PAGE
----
Do all arrests warrant strip searches?

Arrest procedures are designed to facilitate the safe and orderly admission of a person to a detention facility, not to waste precious time and resources undermining that person’s dignity.

Max Rubin | Daily Trojan

The Supreme Court failed to take this concept into account Monday, when it ruled that officials may strip-search people arrested for any offense, even if the officials have no reason to suspect possession of contraband.

The court claims that under these circumstances — that is, potential release into the general prison population — strip searches are not forbidden by the Fourth Amendment’s prohibition of unreasonable searches. The court, however, seems unable to prove what the justifiable reason for these searches might be.

According to the annual FBI Uniform Crime Report, more than 13 million Americans were arrested in 2010. Of these, only about 1.6 million were for drug abuse violations, and 552,000 were for violent crimes. The other 11 million were for offenses ranging from motor vehicle theft to refusal to pay a traffic ticket.

It makes sense that a police officer would strip-search a person arrested for drugs or violent crime. The nature of these offenses suggests that he or she would have good reason to conceal an illegal substance or weapon in intimate locations on his or her body. But should someone who fails to use a turn signal during a harried trip to work or who neglects a child support payment be forced to undergo the same humiliating procedure?

The only reason an officer can provide for strip-searching a person not actually suspected of carrying contraband is “just in case.”

By that logic, police officers should be able to walk up to any person in a public area and demand that the person turn out his or her pockets, on the off chance the officers will find a concealed substance or weapon.

The scenario seems absurd because it is. Our justice system is supposed to be based on probable cause. Everything from the process for obtaining search warrants to the way a lawyer presents a defendant’s case is based on the idea that a person is innocent until proven guilty. Travel too far outside of that realm, and it soon becomes acceptable for a person arrested for a crime such as not paying a fine to be treated like someone who held up a liquor store. Consider what would happen if a prosecutor or a judge adopted the same attitude; he or she might even view a petty offender as a murderer.

Even more troubling is the idea that corrupt officers who might want to use strip searches as a means of sexual harassment have now been granted license to demand strip searches whenever they want, without consequence and without reason.

Unnecessary strip-searching also damages the efficiency of the American justice system. Strip searches take time — time that could often be much better spent actively working to keep the community safe.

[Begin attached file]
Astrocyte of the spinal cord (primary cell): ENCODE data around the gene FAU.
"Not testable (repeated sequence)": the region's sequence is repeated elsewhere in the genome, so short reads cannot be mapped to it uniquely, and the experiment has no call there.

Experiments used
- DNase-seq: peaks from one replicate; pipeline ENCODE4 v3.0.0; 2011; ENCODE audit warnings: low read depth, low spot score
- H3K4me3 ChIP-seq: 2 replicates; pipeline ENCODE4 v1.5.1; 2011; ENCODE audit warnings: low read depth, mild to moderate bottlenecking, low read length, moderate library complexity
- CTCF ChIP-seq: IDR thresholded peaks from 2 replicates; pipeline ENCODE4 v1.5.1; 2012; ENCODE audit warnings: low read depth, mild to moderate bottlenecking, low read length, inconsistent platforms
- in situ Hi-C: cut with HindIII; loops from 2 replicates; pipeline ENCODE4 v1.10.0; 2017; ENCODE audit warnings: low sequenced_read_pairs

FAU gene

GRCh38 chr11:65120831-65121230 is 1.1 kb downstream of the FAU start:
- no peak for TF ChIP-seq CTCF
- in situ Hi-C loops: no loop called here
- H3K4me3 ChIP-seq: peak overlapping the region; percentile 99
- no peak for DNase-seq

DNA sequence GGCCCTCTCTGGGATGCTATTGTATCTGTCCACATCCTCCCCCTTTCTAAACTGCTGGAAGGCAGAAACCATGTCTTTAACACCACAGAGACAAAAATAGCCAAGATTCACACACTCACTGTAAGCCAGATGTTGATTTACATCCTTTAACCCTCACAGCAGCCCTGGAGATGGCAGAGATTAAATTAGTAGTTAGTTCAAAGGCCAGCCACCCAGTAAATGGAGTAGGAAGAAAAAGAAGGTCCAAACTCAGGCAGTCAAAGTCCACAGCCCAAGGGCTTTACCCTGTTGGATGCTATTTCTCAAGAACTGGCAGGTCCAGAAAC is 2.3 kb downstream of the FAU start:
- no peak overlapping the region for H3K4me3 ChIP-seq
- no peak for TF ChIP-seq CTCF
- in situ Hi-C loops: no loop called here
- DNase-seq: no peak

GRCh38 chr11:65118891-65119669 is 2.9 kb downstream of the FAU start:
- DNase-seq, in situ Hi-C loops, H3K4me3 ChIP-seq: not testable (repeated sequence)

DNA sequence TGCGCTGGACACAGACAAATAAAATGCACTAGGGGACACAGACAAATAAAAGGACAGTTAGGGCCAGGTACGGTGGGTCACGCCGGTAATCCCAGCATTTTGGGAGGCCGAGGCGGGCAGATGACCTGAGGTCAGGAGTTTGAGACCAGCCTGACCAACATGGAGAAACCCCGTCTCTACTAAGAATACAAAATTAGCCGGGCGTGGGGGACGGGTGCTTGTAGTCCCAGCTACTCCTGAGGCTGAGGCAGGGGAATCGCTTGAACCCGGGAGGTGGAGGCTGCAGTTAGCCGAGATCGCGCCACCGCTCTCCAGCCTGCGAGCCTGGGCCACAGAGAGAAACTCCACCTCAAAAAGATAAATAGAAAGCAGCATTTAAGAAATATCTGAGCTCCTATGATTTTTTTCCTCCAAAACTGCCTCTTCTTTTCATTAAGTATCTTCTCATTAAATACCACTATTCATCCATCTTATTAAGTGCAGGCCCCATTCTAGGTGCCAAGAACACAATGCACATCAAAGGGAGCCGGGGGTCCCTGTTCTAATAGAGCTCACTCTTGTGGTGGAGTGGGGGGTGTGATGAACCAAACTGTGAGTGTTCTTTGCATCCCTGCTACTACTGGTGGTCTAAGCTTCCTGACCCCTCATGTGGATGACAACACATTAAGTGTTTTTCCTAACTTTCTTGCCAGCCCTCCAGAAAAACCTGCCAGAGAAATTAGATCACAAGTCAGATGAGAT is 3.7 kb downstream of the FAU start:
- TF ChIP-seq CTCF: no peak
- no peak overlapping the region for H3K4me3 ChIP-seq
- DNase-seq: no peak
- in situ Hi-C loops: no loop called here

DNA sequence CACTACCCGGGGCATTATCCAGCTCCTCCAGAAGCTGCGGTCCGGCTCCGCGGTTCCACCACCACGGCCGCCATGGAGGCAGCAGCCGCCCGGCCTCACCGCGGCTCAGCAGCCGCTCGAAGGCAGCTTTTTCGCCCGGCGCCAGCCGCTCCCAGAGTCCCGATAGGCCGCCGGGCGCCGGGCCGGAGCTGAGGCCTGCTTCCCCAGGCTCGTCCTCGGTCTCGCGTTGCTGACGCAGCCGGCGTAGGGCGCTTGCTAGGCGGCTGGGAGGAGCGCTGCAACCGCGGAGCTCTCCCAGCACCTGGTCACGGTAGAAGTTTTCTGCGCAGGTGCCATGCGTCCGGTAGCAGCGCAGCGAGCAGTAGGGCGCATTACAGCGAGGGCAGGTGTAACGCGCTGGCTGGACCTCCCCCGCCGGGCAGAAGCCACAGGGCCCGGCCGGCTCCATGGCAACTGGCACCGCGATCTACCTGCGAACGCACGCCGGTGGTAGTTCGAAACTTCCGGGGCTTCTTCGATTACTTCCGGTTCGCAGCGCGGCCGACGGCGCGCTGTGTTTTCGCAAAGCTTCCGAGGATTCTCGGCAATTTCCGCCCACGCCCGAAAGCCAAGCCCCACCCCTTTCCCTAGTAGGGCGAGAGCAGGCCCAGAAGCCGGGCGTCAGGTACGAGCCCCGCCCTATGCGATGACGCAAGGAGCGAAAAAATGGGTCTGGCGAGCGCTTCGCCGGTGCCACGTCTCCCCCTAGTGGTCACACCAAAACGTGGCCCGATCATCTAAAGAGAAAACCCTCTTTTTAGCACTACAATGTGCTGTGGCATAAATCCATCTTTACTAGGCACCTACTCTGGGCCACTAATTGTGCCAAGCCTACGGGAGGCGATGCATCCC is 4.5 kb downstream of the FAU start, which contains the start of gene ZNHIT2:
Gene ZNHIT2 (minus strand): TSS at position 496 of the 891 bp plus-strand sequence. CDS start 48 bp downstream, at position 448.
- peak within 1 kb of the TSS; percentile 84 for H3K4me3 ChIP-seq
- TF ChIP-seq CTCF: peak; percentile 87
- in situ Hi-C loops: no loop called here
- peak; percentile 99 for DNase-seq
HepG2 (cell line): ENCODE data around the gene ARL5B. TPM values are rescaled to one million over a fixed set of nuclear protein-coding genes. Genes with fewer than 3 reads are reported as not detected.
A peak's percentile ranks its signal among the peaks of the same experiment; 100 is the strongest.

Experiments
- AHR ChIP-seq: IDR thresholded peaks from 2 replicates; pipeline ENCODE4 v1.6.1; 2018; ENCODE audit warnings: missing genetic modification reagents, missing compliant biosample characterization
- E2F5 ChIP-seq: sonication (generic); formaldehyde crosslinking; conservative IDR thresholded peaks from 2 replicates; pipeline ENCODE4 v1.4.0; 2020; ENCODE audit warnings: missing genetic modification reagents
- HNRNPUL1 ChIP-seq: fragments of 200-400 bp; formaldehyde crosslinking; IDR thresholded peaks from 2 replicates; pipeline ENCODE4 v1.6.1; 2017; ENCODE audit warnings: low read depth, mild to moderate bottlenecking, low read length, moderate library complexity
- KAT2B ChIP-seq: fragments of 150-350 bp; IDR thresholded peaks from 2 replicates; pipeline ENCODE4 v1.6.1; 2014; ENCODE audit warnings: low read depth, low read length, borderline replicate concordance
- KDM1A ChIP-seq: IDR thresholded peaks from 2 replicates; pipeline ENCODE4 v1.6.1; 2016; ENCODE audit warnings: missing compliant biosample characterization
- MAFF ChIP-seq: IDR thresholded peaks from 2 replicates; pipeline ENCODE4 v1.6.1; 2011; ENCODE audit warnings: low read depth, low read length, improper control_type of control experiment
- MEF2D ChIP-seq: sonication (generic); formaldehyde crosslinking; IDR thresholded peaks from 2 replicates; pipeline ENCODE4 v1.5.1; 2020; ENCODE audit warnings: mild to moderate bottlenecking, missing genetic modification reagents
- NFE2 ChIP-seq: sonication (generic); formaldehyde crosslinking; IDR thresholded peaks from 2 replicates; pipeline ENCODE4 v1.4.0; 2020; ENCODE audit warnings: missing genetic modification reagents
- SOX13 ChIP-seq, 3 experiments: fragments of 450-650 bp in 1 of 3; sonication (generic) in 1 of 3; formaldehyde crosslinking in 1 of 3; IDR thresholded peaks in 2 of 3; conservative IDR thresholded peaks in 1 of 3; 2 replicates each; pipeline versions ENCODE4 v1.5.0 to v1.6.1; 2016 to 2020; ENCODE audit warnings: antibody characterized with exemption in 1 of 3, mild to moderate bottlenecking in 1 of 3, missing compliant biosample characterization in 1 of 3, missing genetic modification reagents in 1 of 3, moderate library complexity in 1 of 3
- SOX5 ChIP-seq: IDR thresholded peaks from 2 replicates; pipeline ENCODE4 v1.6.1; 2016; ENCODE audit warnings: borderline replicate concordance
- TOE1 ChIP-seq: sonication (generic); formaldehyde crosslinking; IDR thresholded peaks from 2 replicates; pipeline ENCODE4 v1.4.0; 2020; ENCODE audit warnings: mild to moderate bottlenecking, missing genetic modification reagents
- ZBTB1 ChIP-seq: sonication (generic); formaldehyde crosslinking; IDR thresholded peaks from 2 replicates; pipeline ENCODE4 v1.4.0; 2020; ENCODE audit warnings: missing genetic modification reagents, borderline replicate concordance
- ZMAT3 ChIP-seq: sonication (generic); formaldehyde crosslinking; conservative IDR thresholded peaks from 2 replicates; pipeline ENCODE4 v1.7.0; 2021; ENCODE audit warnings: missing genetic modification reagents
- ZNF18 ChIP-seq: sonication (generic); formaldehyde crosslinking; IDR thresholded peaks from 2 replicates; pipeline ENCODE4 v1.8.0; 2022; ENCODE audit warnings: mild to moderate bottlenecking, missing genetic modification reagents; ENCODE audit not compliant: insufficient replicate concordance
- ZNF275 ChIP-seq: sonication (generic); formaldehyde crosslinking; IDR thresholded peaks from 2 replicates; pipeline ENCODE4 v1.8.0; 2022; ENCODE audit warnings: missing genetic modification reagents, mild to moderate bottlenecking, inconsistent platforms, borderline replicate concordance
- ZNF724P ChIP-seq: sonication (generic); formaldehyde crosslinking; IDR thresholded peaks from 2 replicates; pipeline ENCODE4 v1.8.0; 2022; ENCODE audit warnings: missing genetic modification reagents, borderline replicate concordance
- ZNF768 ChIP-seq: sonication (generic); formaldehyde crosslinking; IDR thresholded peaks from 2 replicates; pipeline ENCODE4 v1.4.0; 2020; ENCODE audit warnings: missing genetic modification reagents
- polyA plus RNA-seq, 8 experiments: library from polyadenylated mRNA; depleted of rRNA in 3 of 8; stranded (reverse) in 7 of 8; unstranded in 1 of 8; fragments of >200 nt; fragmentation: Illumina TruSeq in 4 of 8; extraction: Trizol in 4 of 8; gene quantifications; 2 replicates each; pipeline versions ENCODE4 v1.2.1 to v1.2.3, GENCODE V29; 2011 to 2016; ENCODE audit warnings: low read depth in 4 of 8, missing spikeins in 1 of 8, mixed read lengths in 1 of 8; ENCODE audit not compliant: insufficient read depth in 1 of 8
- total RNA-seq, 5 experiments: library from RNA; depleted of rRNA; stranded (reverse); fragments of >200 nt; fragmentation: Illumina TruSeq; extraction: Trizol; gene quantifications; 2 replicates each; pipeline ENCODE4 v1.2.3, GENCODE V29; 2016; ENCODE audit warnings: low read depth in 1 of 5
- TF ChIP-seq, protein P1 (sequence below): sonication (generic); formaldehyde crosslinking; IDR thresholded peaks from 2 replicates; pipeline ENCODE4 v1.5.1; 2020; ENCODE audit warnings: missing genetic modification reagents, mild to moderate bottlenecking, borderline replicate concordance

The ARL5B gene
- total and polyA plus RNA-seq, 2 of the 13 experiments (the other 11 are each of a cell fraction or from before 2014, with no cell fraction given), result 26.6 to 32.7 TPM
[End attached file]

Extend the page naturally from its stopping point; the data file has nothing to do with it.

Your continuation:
While one surrenders many personal freedoms upon being arrested, dignity and privacy are not among them. People should not have their Fourth Amendment right violated in the interest of paranoia.


Francesca Bessey is a freshman majoring in narrative studies. Point/Counterpoint runs Fridays. 


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1 reply
  1. m.d. wills
    m.d. wills says:

    You article is flawed in it’s misuse of logic. Your argument that “Our justice system is supposed to be based on probable cause.” is correct however, you failed to take the next logical step. The person seized by the state has been seized after the application of the 4th amendment protections. They have been seized based on probable cause and it’s the reason why they are in the position to be searched. Your biased examples: “But should someone who fails to use … be forced to undergo the same humiliating procedure?” are simplistic and one sided. What about the example: “But should someone who fails to use a turn signal because they had just robbed someone at knife point and was trying to shove their weapon in their underware or someone who just took their child support payment and purchased some cocaine and hid it in their underware be forced to undergo the same humiliating procedure?”. People in this country were outraged when $1.00 box cutters were used to bring down the twin towers in New York City. As a result, all of us have been willing to suspend our constitutionally protected rights and allow the TSA to use full body scanners, pat down searches, and force us to remove our shoes to board a plane. Why should we object when someone who based on probable cause, been legally seized, be required to go through nearly the same procedure we have to go through to catch a plane? The only difference is that the taxpayers are unwilling to pay for full body scanners and drug sniffing canines for every jail and prison in the country. The only realistic solution is to use the basic non-intrusive body search. Would you like to consider your position as a tax payer in the following example: “A person fails to use a turn signal because they had just robbed someone at knife point and was trying to shove their weapon in their underware. They are arrested for failure to pay a past due traffic fine and go to jail without being strip searched. This person then attacks another detainee in jail and kills them using the undetected weapon. The deceased detainee’s family now sues the state (you and I are the state and we pay for the litigation and damages) for millions of dollars for negligence.” This example illustrates the class of acts the state is trying to prevent. As a result, the tax payers aren’t footing the bill for something preventable.

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